As I’ve been reading more about quantum computing, I’ve been wondering what the physical manifestation of a quantum computer would be. I know what modern-day silicon chips look like, but I have a hard time imagining what a quantum computer would look like. So let’s start at the smallest component — a qubit.
As Wikipedia so helpfully describes, there are many representations of qubits. My simple take-away is that all of them involve very small things — i.e. a single atom, an electron, or a photon. But, these very small things require 1) supercooling (to reduce the noisy state of each qubit), and 2) lasers (to make measurements), and so while each individual element is small, the entire aparatus is large and very complex. Kind of like vacuum tubes and mainframes, in my imagination. As the technology advances, I wonder if it’s even possible for quantum technology to shrink like modern day transistors, since the atomic level is just so different, or if quantum computing will have to be made available through the cloud, only?
I’ve also noticed that different teams are experimenting with different types of qubits and quantum computing: Google and UCSB with superconducting qubits, Microsoft with topological qubits, etc. So it’s not yet obvious that there is a dominant technology or approach in the field.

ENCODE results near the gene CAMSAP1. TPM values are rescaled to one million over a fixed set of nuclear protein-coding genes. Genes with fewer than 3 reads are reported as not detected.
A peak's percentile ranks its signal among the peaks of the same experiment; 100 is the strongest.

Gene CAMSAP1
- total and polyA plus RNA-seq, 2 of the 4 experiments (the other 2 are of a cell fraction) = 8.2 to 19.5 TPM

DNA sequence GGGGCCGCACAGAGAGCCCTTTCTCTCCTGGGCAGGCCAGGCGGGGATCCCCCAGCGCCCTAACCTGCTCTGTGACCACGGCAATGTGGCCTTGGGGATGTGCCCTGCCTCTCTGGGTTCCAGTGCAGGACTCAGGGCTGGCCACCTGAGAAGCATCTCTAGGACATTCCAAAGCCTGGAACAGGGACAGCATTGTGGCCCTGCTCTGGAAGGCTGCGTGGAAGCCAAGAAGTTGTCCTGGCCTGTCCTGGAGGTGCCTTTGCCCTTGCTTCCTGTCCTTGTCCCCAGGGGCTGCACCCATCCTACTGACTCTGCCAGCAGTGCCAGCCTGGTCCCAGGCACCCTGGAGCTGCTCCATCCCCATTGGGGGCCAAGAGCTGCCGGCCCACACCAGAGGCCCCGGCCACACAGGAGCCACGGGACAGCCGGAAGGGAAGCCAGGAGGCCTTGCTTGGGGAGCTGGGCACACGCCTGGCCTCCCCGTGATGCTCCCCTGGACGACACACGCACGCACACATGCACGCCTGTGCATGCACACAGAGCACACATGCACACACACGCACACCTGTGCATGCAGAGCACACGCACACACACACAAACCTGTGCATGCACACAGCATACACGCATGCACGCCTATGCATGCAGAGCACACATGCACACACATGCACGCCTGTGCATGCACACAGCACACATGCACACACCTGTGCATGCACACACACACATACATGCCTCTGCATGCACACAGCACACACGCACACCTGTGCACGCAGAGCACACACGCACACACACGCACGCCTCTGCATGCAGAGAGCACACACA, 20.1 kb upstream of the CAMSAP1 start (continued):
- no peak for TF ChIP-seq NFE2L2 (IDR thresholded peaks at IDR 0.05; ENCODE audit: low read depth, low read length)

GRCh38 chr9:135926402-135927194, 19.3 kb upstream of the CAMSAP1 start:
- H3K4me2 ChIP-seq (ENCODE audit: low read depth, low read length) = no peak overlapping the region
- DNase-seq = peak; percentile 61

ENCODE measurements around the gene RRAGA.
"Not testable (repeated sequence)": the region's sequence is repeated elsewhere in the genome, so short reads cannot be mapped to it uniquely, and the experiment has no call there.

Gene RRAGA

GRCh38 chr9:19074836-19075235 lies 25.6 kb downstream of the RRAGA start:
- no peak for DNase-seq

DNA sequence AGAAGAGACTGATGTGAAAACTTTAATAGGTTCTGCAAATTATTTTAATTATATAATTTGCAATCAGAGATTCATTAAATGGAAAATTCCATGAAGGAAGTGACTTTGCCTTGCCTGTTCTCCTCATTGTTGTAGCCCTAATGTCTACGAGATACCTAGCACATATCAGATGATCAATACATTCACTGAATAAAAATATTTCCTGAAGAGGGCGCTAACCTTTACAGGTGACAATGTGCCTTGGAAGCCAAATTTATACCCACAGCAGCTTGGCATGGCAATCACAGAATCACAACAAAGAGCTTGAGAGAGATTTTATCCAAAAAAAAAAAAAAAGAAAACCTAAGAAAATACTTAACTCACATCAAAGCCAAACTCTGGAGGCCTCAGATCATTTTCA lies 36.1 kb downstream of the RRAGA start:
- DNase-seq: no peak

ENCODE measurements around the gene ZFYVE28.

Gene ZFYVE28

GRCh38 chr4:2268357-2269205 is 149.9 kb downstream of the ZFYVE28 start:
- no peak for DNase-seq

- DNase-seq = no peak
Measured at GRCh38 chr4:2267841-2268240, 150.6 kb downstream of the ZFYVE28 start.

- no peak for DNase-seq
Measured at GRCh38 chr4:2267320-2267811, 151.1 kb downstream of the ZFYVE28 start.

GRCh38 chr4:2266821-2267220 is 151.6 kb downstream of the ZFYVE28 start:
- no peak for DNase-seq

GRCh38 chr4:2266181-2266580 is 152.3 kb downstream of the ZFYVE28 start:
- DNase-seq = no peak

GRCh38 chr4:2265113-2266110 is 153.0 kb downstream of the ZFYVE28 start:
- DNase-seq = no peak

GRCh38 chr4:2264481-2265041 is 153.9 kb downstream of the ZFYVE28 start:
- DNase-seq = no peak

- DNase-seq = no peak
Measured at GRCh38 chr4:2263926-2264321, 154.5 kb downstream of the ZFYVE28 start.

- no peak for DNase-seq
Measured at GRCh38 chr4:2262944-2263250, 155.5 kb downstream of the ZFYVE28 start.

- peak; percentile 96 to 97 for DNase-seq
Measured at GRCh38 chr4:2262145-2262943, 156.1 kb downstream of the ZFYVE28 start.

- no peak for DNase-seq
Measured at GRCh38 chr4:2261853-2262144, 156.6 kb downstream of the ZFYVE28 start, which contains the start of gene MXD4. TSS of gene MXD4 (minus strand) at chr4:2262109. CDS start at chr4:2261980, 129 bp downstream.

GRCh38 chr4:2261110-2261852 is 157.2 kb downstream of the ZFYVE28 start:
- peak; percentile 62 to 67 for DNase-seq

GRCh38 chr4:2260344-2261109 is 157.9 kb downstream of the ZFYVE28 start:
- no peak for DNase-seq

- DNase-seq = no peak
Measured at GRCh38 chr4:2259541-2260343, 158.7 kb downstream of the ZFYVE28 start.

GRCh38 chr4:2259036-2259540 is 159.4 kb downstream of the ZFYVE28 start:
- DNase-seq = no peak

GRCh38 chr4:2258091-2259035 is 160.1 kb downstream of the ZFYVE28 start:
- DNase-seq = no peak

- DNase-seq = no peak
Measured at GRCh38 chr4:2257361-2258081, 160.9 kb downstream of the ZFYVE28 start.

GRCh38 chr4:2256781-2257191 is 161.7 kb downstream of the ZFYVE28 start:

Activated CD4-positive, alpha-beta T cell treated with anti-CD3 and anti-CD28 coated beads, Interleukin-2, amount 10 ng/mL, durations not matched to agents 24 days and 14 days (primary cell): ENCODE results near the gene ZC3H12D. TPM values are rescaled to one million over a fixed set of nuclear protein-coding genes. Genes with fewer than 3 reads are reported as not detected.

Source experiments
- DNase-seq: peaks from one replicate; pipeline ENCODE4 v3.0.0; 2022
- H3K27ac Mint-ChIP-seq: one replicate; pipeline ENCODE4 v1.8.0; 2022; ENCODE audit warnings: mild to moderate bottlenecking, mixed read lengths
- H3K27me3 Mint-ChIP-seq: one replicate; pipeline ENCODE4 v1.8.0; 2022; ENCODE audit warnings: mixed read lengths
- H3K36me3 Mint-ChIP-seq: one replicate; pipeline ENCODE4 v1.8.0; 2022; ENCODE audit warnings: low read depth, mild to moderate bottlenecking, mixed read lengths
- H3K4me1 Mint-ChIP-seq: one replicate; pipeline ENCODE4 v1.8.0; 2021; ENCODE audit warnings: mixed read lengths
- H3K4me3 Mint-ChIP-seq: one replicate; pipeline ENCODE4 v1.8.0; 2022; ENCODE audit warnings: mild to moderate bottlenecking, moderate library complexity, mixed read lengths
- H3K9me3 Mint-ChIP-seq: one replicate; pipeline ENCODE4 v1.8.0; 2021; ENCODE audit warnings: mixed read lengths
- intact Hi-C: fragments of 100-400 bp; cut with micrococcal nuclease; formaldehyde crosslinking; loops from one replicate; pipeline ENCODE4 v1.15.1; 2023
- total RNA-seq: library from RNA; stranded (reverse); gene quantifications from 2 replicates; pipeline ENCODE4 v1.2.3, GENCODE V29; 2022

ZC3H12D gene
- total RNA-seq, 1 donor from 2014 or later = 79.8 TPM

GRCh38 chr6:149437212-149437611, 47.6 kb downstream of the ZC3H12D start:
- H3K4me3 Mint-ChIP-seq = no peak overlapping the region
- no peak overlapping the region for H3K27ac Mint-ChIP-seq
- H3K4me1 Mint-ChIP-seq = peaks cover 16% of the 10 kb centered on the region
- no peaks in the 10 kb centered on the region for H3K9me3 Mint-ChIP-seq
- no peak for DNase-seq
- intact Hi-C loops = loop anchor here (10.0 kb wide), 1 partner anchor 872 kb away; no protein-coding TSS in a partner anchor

After skimming the paper from Google and UCSB, I’m still unclear how qubits in general translate to computing work. It seems like after you measure the state multiple times, you get out a probability distribution that the qubit is in any given superposition (extend this to multiple qubits). So while a qubit can be in all of its superpositions at the same time (in real life), as soon as you sample it, you’ve digitized it, or effectively equated the qubit to a normal bit. And therefore, similar to how sampling analog music to create a digital representation loses data, I would assume that sampling qubits to figure out their state must also lose some (valuable?) data…given all the hype, I’m probably missing some key understandings about the field, so I definitely plan to read some more papers and articles. And maybe that is why error correction is so critical in quantum computing?